Of the many puzzled expressions I’ve caused in my life, the largest number happened right after I graduated from high school in 2008. That’s when I decided to do something that no one else in my graduating class did. Something radical and adventurous. Looking like many lazy layabouts before me, I decided to forego college and stay at home. How is this adventurous? A fair question. There’s nothing too thrilling about a young guy lying on his parents’ couch all day when he should be in college. Luckily, that’s not what I did with my time.
While many of my friends were getting accepted to prestigious schools to study things like fashion design and psychology, I was trying to decide what to do with my life and future. I knew I wanted to remain on in the country on
Manitoulin Island long term and have lots of land. I also knew I needed a least a little money to build the life I dreamed of. I just wasn’t certain what to do to earn money way out here in the middle of nowhere. I’d always enjoyed photography, and was thinking about turning that into a career. The only problem was that none of the post-secondary programs I researched seemed to teach practical skills on running an effective photography business, which I was pretty sure was what I wanted to pursue.
As the end of my graduating year approached, I began to panic. Everyone seemed to have their plans laid out but me. I was even called into the guidance counselor’s office to draw my attention to the fact that I was not yet enrolled in any universities or colleges. As if I wasn’t painfully aware of it already. The more I looked into formal post-secondary options, the more disillusioned I became. Surely there was a more efficient way to gain financially valuable skills than paying thousands of dollars to sit in a lecture hall for four years. And even then, there was no guarantee I’d know anything that would lead to a decent income doing something I liked where I wanted to live. That’s when I had an idea that changed the course of my life, and possibly yours.
I realized there are educational tools available that are far more efficient and effective for teaching me the skills I need than any institution. The internet, for one. Photography isn’t like medicine or law. No one asks to see your degree before hiring you for a shoot. They just want to know that you do good work. Realizing the possibility of remote, self-education changes everything. When my high school graduation rolled around, the names of all the graduates were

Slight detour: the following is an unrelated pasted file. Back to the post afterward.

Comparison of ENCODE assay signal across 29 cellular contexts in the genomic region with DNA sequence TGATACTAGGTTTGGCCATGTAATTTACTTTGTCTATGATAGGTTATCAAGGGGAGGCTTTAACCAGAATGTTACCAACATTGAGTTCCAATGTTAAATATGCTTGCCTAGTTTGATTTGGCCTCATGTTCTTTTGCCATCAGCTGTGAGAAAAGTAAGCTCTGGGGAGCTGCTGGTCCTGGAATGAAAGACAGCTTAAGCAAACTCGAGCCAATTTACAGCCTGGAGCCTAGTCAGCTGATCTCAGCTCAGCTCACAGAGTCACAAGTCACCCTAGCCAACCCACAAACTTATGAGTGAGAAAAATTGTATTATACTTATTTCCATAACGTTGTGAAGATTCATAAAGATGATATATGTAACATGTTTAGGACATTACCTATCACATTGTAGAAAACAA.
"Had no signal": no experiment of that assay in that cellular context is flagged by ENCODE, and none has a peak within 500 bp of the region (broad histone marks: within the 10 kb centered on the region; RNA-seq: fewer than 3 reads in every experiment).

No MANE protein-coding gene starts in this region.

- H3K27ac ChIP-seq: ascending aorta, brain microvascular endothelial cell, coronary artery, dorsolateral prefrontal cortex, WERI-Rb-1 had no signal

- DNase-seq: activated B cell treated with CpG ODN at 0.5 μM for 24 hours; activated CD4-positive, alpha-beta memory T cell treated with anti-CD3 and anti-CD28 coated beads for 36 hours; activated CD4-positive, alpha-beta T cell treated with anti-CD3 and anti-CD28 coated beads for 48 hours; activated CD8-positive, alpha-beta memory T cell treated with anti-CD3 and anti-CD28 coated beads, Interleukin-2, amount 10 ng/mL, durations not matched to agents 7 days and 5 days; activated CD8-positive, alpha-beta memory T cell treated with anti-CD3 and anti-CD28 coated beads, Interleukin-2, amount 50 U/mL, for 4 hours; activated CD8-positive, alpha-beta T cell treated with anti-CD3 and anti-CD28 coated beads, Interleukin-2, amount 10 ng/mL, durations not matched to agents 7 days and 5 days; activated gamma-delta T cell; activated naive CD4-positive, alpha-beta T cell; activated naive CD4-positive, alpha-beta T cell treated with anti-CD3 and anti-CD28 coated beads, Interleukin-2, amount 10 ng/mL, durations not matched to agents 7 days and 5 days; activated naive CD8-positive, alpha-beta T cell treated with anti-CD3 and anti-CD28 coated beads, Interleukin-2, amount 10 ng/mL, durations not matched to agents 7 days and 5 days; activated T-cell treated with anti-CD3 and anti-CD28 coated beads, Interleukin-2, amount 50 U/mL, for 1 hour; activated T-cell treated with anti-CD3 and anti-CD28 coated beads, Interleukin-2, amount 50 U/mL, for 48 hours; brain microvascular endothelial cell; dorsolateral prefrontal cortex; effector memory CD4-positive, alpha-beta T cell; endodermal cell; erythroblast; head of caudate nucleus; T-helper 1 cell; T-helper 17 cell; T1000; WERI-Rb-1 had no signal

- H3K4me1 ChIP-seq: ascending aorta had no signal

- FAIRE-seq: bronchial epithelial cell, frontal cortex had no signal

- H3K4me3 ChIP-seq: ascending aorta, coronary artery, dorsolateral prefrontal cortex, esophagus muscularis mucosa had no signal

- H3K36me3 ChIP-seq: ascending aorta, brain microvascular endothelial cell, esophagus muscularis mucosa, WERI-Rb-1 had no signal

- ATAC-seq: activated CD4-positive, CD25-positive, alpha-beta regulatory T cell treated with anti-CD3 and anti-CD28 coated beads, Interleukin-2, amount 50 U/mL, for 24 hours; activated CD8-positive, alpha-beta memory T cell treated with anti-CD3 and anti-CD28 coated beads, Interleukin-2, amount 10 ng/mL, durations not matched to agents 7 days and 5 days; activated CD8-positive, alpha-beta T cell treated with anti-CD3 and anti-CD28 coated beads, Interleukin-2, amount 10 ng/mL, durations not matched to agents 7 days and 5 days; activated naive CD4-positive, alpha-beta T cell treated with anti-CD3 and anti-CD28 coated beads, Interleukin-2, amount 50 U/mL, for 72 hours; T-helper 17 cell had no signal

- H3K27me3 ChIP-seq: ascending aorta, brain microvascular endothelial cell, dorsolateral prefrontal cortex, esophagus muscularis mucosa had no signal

Over the last three years, I’ve developed enough skill to run my
photography business from my Island home. I read books, enrolled in online courses, and most importantly, practiced. Before long, I became a regular contributor to several magazines. Then I started making videos. My business
continues to grow as my knowledge increases, and I never have to learn anything that’s not immediately valuable.
So how does this tie into homesteading? Quite nicely. For one thing, most colleges draw their students into the congestion of the city. Independent, internet-based study is completely mobile, so I’ve been able to teach myself from my very rural home, and had time to build a cabin for myself on the side. Being highly focused and self-directed in my education has allowed me to flourish in the place I love, while planning and creating the simple country life I’ve dreamed of for years.
I’m not saying that college is always a waste. There are many career paths that require a degree, and that’s fine. But whatever path is chosen, whether it involves a post secondary institution or not, should harness a passion. And in the words of Mark Twain, “Don’t let school interfere with your education.”
Robert Maxwell is a videographer, photographer, web designer and young homesteader who lives in Ontario, Canada. Learn more about Robert's company and projects at www.RobertMaxwell.ca.